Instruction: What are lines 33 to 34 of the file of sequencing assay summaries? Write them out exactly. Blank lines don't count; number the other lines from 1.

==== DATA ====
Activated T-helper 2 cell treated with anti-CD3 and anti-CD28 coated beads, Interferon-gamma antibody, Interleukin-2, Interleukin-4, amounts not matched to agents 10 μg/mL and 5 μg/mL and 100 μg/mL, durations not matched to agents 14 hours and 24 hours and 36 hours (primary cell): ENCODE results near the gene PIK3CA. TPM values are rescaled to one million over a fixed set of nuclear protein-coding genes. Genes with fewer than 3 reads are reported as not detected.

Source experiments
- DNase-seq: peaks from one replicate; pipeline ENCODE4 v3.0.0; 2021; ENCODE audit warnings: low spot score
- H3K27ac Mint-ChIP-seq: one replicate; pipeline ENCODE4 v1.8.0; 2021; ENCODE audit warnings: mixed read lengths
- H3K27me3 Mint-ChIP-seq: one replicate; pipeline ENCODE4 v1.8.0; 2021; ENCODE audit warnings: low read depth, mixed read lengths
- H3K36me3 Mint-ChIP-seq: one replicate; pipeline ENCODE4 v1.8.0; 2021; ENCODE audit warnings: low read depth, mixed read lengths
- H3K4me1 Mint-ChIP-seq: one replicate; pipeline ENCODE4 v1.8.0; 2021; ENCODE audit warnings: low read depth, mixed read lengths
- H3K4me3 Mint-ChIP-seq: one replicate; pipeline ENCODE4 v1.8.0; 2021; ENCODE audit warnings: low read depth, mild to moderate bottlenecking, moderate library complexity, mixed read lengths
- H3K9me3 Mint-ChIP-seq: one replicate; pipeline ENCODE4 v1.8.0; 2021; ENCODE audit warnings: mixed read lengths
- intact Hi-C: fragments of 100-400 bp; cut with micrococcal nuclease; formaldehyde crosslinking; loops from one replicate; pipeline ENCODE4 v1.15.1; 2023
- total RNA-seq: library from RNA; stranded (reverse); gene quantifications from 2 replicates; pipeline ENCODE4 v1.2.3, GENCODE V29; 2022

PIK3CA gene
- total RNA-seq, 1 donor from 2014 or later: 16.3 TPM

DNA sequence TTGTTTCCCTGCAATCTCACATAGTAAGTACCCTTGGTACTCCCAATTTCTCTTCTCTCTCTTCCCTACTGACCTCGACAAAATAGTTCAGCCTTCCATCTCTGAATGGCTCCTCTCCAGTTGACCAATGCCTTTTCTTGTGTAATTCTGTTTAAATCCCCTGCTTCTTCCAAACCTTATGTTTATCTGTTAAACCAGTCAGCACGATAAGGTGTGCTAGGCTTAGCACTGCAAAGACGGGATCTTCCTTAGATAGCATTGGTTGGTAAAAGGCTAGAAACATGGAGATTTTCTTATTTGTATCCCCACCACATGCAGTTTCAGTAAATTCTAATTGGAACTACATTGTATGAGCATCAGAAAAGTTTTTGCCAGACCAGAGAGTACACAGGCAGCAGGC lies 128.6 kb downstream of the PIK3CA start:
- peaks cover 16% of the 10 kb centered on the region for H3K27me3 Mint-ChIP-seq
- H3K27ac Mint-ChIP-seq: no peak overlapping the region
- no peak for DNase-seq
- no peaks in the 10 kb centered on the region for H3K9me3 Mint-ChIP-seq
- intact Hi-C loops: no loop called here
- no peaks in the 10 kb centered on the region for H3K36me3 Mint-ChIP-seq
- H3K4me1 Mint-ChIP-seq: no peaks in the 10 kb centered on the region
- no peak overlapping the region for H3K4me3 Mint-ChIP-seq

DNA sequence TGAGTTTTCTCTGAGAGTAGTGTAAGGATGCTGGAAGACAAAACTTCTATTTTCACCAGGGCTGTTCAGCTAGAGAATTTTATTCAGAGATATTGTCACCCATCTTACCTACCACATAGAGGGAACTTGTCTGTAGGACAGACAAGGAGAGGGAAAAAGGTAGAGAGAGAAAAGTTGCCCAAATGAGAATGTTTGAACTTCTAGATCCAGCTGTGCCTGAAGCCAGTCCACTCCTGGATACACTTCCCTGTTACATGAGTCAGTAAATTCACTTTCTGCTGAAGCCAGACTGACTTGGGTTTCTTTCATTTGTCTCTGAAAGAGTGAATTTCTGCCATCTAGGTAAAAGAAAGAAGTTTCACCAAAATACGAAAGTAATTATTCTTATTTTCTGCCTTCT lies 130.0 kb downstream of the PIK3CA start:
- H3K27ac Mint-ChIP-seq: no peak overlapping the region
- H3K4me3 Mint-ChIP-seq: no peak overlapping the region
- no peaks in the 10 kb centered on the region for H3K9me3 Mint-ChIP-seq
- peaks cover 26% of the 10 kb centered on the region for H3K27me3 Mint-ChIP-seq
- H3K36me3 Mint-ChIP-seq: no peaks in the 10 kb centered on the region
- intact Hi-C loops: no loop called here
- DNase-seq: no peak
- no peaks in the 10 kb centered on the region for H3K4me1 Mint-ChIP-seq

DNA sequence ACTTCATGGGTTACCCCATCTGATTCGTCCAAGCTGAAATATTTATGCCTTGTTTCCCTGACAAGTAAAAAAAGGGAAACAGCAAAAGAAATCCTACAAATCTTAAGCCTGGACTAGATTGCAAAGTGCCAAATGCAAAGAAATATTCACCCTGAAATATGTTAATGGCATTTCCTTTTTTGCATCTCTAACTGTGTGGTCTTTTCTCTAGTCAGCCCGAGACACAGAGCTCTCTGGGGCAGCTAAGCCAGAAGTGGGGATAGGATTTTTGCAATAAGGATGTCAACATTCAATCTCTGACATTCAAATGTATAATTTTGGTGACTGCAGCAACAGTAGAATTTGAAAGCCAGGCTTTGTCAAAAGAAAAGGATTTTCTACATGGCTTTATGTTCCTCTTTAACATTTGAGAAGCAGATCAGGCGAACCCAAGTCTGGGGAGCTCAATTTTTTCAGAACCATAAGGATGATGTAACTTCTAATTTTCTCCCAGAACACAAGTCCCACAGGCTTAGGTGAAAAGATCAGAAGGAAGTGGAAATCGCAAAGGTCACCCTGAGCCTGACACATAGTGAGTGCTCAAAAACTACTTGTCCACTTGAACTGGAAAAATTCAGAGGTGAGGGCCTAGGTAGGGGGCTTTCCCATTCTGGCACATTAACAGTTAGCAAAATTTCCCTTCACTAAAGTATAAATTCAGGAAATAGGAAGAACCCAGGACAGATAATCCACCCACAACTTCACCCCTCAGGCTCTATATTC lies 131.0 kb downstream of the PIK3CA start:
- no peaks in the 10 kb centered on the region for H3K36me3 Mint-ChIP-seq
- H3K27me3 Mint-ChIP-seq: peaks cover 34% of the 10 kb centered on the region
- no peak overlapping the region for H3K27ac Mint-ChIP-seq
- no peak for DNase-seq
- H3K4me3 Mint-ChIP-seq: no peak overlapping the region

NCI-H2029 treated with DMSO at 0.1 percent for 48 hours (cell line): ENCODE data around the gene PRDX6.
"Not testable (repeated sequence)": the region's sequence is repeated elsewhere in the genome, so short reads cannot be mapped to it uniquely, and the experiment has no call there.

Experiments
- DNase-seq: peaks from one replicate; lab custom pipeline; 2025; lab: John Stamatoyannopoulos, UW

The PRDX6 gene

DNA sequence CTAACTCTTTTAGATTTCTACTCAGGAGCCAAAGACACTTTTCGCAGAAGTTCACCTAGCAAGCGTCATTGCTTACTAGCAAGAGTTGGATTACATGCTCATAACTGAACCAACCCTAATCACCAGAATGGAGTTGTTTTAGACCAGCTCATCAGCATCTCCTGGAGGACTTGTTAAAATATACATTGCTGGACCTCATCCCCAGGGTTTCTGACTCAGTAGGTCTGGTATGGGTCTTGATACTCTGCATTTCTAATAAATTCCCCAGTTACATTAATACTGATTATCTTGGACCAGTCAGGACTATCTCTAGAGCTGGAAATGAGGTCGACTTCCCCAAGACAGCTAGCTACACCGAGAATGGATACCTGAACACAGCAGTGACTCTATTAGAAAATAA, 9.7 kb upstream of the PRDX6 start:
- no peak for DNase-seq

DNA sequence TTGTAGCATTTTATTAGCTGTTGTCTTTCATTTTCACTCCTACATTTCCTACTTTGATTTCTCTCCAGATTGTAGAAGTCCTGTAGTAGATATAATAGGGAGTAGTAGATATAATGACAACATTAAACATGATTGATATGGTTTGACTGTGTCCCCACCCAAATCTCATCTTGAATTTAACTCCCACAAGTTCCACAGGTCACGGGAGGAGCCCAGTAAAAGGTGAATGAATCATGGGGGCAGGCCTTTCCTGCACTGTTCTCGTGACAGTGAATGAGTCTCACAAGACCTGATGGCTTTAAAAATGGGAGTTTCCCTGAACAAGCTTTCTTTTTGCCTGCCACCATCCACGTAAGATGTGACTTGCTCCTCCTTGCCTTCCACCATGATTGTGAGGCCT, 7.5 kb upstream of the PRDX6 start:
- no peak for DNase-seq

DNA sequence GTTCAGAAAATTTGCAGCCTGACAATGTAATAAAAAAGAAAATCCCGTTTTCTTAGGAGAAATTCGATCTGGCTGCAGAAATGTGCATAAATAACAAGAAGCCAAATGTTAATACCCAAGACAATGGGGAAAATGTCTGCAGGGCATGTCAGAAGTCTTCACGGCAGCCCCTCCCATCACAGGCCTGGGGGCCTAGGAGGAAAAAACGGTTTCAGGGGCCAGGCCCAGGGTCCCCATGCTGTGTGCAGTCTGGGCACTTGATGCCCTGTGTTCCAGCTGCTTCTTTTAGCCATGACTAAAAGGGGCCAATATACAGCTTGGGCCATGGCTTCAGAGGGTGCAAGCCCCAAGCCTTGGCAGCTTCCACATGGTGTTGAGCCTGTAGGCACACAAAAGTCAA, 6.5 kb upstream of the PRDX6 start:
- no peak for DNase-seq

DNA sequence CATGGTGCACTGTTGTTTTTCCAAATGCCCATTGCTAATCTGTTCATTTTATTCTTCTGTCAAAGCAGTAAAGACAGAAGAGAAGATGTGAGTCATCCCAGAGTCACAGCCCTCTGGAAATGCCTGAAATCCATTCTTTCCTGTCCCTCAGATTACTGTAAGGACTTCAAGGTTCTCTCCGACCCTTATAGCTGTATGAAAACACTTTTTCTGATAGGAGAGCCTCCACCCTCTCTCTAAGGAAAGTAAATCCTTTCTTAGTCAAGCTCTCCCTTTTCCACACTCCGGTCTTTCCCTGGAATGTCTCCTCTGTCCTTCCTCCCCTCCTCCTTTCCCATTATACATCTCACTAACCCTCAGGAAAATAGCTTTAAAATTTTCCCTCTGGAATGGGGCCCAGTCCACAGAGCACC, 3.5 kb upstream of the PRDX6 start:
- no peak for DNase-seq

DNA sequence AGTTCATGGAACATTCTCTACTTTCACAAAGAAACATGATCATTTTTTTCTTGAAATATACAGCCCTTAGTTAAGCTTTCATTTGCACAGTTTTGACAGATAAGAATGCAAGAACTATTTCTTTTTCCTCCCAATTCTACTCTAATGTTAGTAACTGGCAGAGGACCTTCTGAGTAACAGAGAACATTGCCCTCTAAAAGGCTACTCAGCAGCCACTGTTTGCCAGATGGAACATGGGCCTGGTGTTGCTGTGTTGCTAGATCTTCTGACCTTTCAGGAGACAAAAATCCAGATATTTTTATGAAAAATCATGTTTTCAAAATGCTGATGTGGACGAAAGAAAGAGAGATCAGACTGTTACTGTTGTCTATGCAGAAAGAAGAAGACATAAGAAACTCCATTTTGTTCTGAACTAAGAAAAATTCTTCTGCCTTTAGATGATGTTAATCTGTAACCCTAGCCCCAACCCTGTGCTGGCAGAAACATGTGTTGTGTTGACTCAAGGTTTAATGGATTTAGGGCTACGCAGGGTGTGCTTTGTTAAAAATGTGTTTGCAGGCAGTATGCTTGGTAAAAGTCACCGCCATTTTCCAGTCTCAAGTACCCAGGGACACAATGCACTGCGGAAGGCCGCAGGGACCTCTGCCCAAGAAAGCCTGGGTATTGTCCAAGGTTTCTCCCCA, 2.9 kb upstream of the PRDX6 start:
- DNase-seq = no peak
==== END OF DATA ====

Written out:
- no peaks in the 10 kb centered on the region for H3K36me3 Mint-ChIP-seq
- H3K27me3 Mint-ChIP-seq: peaks cover 34% of the 10 kb centered on the region